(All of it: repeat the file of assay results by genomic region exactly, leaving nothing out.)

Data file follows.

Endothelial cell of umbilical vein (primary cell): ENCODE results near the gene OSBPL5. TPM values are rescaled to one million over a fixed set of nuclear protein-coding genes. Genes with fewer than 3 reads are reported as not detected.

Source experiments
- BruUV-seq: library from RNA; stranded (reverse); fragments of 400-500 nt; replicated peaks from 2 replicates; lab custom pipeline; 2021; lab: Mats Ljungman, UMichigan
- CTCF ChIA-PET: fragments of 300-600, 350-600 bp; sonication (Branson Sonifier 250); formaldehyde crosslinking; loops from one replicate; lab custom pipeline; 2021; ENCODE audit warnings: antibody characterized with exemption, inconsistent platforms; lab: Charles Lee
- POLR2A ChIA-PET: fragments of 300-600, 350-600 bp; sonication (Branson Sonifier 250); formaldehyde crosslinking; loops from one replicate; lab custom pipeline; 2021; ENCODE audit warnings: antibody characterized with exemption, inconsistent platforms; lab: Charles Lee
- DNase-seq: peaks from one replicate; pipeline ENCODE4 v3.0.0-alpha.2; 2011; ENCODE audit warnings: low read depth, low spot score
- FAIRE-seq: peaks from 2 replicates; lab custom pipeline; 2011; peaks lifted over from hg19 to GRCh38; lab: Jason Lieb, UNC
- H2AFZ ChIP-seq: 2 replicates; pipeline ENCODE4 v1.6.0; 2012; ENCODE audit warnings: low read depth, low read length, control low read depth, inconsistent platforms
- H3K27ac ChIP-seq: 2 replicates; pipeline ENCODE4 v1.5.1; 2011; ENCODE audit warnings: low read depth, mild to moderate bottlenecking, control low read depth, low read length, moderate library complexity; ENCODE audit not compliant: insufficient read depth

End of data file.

Endothelial cell of umbilical vein (primary cell): ENCODE results near the gene OSBPL5. TPM values are rescaled to one million over a fixed set of nuclear protein-coding genes. Genes with fewer than 3 reads are reported as not detected.

Source experiments
- BruUV-seq: library from RNA; stranded (reverse); fragments of 400-500 nt; replicated peaks from 2 replicates; lab custom pipeline; 2021; lab: Mats Ljungman, UMichigan
- CTCF ChIA-PET: fragments of 300-600, 350-600 bp; sonication (Branson Sonifier 250); formaldehyde crosslinking; loops from one replicate; lab custom pipeline; 2021; ENCODE audit warnings: antibody characterized with exemption, inconsistent platforms; lab: Charles Lee
- POLR2A ChIA-PET: fragments of 300-600, 350-600 bp; sonication (Branson Sonifier 250); formaldehyde crosslinking; loops from one replicate; lab custom pipeline; 2021; ENCODE audit warnings: antibody characterized with exemption, inconsistent platforms; lab: Charles Lee
- DNase-seq: peaks from one replicate; pipeline ENCODE4 v3.0.0-alpha.2; 2011; ENCODE audit warnings: low read depth, low spot score
- FAIRE-seq: peaks from 2 replicates; lab custom pipeline; 2011; peaks lifted over from hg19 to GRCh38; lab: Jason Lieb, UNC
- H2AFZ ChIP-seq: 2 replicates; pipeline ENCODE4 v1.6.0; 2012; ENCODE audit warnings: low read depth, low read length, control low read depth, inconsistent platforms
- H3K27ac ChIP-seq: 2 replicates; pipeline ENCODE4 v1.5.1; 2011; ENCODE audit warnings: low read depth, mild to moderate bottlenecking, control low read depth, low read length, moderate library complexity; ENCODE audit not compliant: insufficient read depth